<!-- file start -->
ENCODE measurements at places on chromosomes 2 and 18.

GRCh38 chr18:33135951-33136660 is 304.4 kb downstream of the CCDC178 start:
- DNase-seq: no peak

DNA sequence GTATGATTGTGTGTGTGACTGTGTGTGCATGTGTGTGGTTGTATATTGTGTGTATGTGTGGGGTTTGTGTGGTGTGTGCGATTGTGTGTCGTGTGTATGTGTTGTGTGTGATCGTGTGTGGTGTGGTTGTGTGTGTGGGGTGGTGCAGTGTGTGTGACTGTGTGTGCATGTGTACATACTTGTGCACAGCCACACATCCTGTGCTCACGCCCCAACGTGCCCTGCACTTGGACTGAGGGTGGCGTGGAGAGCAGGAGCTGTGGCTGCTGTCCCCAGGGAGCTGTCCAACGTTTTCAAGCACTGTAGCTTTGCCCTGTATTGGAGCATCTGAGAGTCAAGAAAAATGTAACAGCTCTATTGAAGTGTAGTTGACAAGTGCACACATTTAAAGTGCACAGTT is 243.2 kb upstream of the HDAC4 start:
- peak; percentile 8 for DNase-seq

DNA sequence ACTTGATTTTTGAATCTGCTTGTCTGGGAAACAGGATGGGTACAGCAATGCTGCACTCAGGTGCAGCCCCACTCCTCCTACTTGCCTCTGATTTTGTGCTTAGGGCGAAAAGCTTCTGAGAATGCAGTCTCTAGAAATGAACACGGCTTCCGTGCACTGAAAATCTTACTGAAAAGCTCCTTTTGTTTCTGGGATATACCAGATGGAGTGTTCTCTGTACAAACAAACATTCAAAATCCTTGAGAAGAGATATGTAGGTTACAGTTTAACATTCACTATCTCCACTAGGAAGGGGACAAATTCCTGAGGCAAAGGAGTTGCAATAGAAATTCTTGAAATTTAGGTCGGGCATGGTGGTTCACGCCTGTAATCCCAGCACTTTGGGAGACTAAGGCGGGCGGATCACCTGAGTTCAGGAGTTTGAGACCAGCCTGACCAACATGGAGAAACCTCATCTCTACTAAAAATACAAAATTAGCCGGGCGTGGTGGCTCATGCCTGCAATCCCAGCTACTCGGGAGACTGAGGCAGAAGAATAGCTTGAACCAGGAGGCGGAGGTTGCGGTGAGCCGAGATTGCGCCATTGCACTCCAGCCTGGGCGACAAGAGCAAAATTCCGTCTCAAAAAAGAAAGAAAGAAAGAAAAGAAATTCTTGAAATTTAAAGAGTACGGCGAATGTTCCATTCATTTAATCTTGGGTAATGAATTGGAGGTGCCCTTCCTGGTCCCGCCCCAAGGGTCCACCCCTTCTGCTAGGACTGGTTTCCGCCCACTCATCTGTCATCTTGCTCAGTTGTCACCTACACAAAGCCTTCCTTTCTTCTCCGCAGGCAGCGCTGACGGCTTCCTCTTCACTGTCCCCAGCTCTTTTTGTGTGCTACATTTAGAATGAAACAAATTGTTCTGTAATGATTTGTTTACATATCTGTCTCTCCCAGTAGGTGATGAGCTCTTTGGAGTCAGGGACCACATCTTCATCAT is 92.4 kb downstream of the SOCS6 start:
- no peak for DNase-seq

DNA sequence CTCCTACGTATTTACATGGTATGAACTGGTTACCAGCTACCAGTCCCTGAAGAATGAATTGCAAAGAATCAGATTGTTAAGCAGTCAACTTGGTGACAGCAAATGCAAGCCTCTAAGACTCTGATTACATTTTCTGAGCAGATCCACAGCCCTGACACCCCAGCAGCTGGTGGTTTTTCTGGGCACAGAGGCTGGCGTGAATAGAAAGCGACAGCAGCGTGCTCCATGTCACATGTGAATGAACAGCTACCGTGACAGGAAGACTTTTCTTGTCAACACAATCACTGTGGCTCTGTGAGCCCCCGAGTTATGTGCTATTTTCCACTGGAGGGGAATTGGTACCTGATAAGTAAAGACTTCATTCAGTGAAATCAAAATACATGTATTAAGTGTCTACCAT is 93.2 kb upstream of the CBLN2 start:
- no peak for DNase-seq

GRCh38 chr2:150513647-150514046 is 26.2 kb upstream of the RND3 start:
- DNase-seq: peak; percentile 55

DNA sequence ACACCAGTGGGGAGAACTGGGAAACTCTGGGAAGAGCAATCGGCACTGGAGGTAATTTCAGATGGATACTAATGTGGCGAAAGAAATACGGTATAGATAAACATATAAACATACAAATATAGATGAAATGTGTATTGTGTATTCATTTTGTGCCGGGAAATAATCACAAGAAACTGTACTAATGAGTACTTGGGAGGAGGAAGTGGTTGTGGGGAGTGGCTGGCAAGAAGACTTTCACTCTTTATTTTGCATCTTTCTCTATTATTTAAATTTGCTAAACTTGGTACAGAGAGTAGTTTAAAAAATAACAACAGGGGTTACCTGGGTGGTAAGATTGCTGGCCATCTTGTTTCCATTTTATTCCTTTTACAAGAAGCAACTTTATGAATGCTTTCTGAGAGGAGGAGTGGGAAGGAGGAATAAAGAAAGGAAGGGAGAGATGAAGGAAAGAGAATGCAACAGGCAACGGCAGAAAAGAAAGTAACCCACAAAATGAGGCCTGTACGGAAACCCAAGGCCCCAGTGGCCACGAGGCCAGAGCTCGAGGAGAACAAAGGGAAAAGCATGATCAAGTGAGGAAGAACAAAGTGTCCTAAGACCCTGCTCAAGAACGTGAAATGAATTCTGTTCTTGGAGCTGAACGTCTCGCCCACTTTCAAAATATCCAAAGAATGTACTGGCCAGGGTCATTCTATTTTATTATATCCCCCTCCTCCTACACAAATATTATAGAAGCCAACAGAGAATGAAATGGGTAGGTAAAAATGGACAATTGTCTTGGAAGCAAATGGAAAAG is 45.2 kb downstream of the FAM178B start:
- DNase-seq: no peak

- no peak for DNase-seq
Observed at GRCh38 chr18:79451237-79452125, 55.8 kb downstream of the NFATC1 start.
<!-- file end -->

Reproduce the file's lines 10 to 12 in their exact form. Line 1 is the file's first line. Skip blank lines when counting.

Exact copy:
GRCh38 chr2:150513647-150514046 is 26.2 kb upstream of the RND3 start:
- DNase-seq: peak; percentile 55

DNA sequence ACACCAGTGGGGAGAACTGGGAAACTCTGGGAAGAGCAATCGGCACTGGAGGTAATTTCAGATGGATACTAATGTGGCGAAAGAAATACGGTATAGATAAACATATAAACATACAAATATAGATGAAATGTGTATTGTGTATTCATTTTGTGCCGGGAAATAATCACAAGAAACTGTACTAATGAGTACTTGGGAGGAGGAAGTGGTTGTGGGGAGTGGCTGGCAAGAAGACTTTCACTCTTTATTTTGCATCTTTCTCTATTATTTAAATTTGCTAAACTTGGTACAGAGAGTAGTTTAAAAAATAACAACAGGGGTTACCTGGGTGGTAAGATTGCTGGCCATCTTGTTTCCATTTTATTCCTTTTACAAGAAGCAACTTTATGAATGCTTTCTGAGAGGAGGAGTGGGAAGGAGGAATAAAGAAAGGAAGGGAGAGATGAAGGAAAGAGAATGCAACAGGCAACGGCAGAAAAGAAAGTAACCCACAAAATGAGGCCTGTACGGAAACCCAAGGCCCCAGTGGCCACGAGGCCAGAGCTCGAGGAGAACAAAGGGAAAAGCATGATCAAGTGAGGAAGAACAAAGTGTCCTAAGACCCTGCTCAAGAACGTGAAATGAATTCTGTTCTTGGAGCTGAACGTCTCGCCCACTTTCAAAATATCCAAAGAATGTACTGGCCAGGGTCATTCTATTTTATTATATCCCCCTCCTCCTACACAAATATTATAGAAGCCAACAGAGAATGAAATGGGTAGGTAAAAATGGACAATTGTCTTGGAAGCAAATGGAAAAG is 45.2 kb downstream of the FAM178B start: